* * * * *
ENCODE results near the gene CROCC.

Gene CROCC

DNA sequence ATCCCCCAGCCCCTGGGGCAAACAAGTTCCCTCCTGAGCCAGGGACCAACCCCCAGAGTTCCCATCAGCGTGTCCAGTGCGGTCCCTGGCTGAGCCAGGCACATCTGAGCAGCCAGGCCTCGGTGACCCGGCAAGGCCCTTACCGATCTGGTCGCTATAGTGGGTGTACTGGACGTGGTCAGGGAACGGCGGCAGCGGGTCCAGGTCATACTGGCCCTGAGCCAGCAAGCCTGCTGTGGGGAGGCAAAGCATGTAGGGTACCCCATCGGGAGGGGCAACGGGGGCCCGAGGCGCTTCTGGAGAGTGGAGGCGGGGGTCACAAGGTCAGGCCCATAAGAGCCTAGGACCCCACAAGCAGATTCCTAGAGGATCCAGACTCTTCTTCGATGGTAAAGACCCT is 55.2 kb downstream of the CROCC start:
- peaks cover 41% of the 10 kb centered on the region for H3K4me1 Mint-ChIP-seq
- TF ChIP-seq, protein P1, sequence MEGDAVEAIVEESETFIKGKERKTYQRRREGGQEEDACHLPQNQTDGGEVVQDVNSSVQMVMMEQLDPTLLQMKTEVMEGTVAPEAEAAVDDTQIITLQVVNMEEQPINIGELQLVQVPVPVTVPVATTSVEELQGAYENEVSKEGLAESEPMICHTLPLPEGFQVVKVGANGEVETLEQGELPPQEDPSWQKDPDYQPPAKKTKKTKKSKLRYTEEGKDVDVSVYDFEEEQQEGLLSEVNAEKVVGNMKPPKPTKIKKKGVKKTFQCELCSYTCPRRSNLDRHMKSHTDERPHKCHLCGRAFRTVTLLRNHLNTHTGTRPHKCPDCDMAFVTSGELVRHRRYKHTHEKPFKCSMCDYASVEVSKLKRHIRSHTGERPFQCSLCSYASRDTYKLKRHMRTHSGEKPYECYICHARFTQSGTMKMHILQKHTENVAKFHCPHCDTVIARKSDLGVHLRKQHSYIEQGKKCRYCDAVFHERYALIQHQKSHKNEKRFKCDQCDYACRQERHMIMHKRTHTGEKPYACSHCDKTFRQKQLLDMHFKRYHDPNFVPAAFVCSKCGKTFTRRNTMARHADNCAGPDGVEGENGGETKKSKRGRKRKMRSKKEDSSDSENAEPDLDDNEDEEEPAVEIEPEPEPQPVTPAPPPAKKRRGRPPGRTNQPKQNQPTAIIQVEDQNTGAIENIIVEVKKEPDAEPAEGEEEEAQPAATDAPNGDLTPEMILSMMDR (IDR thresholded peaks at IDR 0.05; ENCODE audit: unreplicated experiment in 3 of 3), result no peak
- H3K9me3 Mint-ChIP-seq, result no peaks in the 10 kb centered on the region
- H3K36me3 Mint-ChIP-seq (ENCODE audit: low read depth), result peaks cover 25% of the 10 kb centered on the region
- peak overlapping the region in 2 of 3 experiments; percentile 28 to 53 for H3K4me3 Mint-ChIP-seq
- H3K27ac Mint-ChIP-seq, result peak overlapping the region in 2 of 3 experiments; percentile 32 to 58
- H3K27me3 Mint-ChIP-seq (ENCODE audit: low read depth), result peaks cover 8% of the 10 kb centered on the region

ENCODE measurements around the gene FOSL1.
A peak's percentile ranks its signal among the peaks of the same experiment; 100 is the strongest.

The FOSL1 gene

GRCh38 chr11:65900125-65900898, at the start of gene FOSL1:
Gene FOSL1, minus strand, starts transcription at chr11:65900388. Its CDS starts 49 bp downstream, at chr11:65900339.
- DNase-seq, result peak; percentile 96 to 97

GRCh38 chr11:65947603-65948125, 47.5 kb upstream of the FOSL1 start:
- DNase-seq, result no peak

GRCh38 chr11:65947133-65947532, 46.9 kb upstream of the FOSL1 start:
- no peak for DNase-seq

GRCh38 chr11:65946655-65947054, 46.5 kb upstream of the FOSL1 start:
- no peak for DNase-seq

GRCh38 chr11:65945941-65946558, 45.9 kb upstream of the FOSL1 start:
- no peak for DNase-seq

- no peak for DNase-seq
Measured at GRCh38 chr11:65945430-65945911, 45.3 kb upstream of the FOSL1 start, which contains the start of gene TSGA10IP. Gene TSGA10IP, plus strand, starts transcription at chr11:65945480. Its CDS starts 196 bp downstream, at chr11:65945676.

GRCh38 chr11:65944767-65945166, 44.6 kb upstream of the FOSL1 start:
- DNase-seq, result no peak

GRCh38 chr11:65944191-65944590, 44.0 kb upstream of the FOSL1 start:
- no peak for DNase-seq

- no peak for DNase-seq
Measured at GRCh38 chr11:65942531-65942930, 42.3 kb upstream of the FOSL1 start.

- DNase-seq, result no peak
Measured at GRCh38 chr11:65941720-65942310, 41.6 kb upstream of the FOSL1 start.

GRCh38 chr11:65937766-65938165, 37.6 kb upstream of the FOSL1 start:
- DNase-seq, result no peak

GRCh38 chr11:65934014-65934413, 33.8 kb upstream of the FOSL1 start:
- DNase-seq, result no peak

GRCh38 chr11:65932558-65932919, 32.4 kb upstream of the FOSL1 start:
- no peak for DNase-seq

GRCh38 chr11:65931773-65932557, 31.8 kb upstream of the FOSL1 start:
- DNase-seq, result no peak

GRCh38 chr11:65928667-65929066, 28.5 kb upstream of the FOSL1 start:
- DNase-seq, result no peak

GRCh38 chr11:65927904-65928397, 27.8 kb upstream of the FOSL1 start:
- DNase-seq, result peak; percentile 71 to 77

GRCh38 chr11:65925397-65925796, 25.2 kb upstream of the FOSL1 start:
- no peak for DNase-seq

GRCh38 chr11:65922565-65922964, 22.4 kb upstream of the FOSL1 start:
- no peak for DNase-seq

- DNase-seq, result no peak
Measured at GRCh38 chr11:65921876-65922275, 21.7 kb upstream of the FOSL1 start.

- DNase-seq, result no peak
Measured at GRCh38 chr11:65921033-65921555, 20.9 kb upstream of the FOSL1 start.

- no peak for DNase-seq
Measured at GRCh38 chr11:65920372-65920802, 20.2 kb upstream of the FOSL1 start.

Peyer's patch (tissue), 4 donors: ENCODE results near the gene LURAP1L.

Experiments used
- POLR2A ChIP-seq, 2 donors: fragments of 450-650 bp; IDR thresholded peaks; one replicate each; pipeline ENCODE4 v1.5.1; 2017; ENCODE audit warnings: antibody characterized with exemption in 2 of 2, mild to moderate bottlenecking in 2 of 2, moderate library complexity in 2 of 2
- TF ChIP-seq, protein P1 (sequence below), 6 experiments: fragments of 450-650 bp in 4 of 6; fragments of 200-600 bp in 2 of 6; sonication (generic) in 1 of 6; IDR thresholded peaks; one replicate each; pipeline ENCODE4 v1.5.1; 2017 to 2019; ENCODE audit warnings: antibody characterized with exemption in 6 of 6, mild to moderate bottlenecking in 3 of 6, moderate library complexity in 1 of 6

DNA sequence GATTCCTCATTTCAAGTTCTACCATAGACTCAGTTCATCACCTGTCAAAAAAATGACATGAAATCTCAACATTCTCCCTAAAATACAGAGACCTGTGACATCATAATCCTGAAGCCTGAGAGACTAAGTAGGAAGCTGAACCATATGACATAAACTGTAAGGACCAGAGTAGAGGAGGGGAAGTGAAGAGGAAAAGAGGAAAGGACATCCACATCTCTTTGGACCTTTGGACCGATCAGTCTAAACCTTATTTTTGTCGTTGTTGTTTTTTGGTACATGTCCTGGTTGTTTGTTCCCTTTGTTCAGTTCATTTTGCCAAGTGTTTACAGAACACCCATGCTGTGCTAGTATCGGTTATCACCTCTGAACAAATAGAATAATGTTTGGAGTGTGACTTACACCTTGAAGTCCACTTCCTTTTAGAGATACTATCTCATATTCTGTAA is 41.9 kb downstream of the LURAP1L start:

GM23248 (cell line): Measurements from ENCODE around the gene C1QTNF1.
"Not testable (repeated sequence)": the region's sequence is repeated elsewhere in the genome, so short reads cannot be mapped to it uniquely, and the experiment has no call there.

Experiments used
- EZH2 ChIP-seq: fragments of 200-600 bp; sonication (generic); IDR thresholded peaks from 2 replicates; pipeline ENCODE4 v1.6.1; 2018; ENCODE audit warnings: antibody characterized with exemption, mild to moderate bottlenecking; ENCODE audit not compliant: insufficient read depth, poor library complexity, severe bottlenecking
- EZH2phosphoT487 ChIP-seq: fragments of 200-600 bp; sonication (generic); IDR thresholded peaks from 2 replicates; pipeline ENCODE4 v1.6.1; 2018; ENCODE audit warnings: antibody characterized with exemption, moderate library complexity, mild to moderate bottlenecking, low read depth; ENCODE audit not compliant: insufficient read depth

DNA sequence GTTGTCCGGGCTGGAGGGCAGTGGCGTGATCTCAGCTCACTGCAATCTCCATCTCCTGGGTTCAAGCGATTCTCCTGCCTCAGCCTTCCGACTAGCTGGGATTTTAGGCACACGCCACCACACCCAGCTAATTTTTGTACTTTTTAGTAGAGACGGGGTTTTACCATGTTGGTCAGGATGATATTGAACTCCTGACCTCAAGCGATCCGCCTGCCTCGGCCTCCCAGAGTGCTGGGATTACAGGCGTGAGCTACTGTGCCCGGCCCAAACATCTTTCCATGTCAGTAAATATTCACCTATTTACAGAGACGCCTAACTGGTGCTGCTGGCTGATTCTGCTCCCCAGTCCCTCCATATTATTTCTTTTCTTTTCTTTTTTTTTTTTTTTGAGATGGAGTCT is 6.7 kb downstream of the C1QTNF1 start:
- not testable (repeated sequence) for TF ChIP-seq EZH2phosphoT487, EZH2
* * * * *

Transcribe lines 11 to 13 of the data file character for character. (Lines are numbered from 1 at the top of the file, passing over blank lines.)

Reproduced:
ENCODE measurements around the gene FOSL1.
A peak's percentile ranks its signal among the peaks of the same experiment; 100 is the strongest.

The FOSL1 gene